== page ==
Hello! How has your week been? I can’t believe that it’s already the second Sunday of March, though I’m sure that most of you are joyful that we’re swiftly moving toward warmer weather.
This week has been a heck of a good one for reading for me. I finished Frog Music by Emma Donoghue, Rainbow Rowell’s Landline, made progress on The Leopard, and am deep into The Trip to Echo Spring: On Writers and Drinking by Olivia Laing. This book is beautiful and absorbing and I can’t wait to write about it further when I finish, though I don’t really want it to end.
Yesterday I realized that my first Big Book Discussion meeting at the library is quickly approaching and I have only read about 10 pages of Bleak House. So, next week my reading really must focus on reading the first third of this tome. I’ve had a few people express interest in attending the discussion – I hope they do actually read and show up at the end of March.
On Thursday, I was excited to see the longlist for the Baileys Women’s Prize for Fiction announced. Of the twenty titles I have read two – The Lowland by Jhumpa Lahiri and The Goldfinch by Donna Tartt. I have a dream of one day reading all the titles on the longlist, but this year won’t be the one. A few of the books aren’t even available in the US or won’t even be published here until after the winner is chosen. I was glad to see that most of the titles that are available here are checked out at my library and are being read. Do you pay attention to this award at all?
I wish you all a wonderful Sunday!
The Receptionist is a book that I’ve wanted to read since it was released a few years ago. Anything set in Manhattan in the sixties always appeals to me and to have it set in the literary world is especially enticing. I was gathering books for a Mad Men display at work and this title kept popping up on various book lists online – instead of putting it on the display I decided to read it last weekend.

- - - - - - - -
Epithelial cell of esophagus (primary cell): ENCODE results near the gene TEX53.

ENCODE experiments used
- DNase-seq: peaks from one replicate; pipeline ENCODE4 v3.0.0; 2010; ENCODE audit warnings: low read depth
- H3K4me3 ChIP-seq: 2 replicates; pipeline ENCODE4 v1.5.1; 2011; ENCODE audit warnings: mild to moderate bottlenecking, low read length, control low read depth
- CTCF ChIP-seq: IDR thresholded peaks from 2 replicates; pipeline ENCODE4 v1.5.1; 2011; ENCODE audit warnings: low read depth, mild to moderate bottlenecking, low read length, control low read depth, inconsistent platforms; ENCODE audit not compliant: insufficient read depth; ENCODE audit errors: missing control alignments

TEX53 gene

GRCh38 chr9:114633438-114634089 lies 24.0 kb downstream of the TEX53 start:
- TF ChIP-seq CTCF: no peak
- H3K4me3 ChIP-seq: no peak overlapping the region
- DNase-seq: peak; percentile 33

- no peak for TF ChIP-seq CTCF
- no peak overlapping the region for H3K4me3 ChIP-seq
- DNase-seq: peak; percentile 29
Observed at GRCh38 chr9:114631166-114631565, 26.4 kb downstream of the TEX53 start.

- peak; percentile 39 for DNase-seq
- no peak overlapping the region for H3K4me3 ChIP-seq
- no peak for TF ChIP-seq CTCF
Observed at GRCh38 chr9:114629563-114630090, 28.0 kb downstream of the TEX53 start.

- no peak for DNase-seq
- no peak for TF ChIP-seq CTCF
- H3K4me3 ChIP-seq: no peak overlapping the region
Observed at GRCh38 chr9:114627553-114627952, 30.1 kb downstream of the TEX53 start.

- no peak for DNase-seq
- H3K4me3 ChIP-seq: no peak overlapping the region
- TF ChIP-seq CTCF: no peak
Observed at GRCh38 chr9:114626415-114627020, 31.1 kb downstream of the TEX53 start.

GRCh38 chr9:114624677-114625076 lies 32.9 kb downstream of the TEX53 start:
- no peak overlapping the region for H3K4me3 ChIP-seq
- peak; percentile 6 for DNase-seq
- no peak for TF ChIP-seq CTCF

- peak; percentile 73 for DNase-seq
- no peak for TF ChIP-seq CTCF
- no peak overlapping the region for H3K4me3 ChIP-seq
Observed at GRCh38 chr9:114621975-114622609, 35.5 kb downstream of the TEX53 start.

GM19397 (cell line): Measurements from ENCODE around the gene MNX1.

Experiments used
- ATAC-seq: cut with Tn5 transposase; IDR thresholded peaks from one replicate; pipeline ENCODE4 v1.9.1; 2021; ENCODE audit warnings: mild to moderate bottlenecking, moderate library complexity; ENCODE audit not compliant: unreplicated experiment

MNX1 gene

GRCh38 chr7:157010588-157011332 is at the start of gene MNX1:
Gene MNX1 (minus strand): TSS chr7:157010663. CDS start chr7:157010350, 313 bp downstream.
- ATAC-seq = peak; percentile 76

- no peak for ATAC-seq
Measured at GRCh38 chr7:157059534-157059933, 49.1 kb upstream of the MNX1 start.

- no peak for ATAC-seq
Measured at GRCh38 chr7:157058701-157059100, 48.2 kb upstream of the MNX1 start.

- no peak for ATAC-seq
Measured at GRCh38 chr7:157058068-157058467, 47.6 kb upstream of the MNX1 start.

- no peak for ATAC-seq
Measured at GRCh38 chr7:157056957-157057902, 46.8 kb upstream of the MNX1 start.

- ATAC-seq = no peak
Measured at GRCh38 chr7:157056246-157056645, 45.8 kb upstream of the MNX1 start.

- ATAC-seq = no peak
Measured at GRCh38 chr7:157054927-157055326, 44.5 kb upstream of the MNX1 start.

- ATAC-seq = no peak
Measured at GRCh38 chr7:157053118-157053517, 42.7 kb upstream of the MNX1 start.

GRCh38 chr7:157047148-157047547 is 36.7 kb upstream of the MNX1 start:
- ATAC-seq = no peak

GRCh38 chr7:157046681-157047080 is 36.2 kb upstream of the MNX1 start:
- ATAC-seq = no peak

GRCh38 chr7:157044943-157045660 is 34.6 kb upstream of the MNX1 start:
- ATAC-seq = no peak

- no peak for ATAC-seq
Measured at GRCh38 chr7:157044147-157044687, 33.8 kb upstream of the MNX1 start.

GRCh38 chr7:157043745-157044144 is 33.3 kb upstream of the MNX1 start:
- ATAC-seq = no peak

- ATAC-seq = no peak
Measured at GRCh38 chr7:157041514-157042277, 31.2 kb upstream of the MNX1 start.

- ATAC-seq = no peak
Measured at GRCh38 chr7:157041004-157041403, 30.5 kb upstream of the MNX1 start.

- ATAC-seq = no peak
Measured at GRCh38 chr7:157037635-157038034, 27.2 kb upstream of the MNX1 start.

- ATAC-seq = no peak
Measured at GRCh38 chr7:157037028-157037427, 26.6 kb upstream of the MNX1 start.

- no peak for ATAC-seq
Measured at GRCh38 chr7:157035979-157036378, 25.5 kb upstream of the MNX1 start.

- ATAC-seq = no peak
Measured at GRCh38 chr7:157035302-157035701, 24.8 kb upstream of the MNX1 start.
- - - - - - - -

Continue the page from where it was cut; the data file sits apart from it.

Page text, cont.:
Unfortunately, it was somewhat of a disappointment, I think because of my expectations. It isn’t so much a chronicle of the author’s 21 years working at The New Yorker as an exploration of one young woman’s midcentury identity crisis, which, though interesting, isn’t quite what I thought the book was going to be about.
Janet Groth was raised in the Midwest with an alcoholic father and an aloof and beautiful mother. As soon as she finished college in Minnesota in 1957 she hightailed it to New York and, through a connection with E.B. White, secured a position as receptionist on the 18th floor of The New Yorker. There she stayed for the next two decades, assisting the magazine’s staff writers and becoming a part of their lives by babysitting and housesitting for them and socializing with them after work.
The book is not laid out chronologically, instead it contains a series of chapters that move back and forth between detailing the author’s personal struggles and romantic entanglements to profiles of people she met at the magazine. The chapters that focus on her own story slowly overtake the book. I do like reading coming-of-age tales, but as the book progressed I missed the chapters that featured the magazine or people she met through it, such as her chapter on Muriel Spark (which is wonderful and worth reading the book for).
Overall, this is a fast read that has very descriptive writing, with some lovely chapters on the writers and editors of The New Yorker. However, it also has too many angsty chapters that were not quite unique enough to capture my interest.
Hello there! I hope you’ve all had a great week. Mine was another busy one and I didn’t get as much reading in as I had hoped. I am stalled with Frog Music, but I will pick it up again soon – it will probably be my lunch break book next week at work.